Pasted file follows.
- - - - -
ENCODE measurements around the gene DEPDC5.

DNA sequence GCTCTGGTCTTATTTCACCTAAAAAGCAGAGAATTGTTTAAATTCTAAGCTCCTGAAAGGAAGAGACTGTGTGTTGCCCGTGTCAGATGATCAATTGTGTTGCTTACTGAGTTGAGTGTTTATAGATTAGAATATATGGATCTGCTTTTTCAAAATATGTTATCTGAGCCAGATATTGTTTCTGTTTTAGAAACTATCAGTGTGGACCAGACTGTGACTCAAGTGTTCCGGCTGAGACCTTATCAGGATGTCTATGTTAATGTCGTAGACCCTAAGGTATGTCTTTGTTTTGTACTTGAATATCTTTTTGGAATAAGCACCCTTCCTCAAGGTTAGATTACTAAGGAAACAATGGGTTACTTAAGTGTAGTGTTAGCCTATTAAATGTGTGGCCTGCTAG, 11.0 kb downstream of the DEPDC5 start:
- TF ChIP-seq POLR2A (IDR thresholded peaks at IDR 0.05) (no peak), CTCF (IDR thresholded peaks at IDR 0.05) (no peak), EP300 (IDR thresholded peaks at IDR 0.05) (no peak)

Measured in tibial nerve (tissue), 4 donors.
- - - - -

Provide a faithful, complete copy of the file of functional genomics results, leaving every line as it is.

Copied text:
ENCODE measurements around the gene DEPDC5.

DNA sequence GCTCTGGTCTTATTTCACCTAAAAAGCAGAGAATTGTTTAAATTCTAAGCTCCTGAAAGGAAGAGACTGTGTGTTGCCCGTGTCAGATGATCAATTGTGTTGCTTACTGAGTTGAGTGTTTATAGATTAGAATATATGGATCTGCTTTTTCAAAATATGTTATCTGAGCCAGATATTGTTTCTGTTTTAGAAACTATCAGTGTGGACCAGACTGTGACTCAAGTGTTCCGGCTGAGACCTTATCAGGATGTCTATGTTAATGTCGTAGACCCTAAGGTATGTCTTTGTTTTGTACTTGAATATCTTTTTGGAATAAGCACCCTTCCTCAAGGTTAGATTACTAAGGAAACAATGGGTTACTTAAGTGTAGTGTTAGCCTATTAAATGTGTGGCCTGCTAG, 11.0 kb downstream of the DEPDC5 start:
- TF ChIP-seq POLR2A (IDR thresholded peaks at IDR 0.05) (no peak), CTCF (IDR thresholded peaks at IDR 0.05) (no peak), EP300 (IDR thresholded peaks at IDR 0.05) (no peak)

Measured in tibial nerve (tissue), 4 donors.